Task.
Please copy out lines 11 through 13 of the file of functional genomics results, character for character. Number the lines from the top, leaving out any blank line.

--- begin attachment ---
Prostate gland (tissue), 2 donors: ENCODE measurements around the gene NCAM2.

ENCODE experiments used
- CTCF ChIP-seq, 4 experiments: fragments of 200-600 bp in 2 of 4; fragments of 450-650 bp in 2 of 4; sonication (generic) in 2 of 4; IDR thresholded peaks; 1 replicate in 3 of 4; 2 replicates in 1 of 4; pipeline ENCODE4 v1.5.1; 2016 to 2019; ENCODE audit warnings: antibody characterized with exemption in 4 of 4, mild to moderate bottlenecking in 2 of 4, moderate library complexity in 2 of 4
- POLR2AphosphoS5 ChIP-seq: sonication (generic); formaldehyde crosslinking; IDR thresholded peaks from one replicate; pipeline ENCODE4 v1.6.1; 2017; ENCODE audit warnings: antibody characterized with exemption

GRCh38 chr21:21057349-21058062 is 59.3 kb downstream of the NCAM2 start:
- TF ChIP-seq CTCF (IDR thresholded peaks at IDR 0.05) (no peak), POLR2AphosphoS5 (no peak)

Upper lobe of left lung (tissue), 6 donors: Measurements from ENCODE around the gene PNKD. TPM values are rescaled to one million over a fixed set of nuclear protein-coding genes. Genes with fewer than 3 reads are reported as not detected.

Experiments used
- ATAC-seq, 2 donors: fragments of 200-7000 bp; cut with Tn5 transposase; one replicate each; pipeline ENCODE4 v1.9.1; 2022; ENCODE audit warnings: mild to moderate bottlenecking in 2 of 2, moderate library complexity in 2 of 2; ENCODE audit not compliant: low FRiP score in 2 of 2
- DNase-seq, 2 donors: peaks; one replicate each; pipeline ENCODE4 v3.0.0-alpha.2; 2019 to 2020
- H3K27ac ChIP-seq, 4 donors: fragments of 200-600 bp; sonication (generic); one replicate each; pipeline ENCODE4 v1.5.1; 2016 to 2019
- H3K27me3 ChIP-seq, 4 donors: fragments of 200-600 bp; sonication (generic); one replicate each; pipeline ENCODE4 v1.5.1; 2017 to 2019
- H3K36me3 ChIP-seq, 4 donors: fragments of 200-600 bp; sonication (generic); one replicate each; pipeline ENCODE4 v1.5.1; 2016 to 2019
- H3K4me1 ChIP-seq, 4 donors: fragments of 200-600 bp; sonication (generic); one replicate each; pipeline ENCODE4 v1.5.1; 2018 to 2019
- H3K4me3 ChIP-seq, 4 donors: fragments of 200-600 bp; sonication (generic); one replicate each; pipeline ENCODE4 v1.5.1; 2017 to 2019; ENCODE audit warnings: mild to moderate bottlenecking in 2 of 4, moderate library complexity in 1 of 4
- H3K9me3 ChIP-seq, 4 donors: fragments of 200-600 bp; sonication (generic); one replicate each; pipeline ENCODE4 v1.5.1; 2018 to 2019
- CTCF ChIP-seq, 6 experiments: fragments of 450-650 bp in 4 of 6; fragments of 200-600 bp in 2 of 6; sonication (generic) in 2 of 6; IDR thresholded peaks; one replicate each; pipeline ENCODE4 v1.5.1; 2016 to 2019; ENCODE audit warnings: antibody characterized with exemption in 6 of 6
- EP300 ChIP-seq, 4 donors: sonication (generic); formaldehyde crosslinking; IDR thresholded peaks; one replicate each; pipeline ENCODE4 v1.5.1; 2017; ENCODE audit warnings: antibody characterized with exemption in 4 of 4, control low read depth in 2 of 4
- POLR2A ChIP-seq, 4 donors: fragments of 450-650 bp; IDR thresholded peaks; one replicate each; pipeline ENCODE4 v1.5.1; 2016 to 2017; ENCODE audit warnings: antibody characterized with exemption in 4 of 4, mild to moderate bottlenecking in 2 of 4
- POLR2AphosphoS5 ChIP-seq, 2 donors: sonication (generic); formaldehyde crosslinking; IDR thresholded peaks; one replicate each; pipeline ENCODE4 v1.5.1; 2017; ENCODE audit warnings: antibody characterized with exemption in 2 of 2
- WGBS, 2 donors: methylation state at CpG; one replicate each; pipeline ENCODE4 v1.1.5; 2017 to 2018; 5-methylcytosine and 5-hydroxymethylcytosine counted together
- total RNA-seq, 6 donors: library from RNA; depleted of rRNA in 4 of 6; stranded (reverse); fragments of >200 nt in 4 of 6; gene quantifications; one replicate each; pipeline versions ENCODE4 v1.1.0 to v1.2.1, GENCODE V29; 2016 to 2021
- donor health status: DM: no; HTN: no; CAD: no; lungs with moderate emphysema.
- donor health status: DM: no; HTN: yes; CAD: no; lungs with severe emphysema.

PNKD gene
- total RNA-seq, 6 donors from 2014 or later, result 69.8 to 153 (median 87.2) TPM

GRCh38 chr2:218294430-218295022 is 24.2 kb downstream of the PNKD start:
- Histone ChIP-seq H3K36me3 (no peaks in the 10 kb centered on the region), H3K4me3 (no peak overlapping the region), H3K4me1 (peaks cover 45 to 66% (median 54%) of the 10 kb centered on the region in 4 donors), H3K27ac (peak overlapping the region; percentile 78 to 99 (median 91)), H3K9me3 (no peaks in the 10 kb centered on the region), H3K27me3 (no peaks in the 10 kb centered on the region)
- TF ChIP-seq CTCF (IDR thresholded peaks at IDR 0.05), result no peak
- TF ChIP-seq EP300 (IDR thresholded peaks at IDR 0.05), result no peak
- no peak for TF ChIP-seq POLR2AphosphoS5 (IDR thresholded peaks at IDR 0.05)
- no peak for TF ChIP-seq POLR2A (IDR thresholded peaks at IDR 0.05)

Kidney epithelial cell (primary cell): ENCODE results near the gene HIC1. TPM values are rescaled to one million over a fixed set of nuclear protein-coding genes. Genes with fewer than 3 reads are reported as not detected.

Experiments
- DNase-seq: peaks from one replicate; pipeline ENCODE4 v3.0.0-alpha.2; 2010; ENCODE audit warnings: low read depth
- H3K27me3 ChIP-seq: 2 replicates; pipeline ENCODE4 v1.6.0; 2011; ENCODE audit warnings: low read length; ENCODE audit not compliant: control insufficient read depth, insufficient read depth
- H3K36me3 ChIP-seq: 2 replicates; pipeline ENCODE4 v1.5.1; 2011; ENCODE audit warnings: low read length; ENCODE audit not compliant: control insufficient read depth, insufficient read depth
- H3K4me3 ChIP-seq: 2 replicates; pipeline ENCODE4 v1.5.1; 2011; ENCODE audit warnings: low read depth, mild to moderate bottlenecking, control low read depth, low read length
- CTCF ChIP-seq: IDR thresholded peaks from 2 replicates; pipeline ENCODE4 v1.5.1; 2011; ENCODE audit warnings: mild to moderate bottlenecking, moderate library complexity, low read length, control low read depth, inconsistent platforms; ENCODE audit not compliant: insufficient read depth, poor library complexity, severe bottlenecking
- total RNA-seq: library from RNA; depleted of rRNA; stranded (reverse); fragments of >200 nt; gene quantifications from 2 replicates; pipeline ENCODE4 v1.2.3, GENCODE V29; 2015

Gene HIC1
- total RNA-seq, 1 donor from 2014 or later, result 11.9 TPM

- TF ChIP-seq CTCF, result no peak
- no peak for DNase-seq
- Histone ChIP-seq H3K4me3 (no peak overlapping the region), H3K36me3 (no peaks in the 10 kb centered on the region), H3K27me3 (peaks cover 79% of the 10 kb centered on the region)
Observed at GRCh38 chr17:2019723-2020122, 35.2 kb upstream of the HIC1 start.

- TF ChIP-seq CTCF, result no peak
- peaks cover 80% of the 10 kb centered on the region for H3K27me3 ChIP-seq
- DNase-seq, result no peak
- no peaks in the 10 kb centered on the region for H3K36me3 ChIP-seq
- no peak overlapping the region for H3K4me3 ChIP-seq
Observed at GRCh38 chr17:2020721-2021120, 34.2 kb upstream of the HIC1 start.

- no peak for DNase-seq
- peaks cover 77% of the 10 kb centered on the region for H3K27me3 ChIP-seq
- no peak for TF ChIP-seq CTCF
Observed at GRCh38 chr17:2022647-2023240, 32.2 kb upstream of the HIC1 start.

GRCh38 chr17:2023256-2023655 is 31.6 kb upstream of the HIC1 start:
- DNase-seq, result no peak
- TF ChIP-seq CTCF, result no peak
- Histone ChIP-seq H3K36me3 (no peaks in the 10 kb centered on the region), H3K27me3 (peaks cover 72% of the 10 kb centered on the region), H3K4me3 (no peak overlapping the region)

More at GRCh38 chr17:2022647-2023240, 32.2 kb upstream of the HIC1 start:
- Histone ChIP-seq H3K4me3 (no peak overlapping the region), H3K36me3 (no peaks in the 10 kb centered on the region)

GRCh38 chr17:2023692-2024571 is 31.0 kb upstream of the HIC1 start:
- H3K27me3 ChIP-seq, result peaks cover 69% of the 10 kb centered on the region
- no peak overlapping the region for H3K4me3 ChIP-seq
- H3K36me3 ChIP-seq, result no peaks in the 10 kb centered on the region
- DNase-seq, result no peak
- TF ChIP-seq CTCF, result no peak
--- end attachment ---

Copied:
- H3K27ac ChIP-seq, 4 donors: fragments of 200-600 bp; sonication (generic); one replicate each; pipeline ENCODE4 v1.5.1; 2016 to 2019
- H3K27me3 ChIP-seq, 4 donors: fragments of 200-600 bp; sonication (generic); one replicate each; pipeline ENCODE4 v1.5.1; 2017 to 2019
- H3K36me3 ChIP-seq, 4 donors: fragments of 200-600 bp; sonication (generic); one replicate each; pipeline ENCODE4 v1.5.1; 2016 to 2019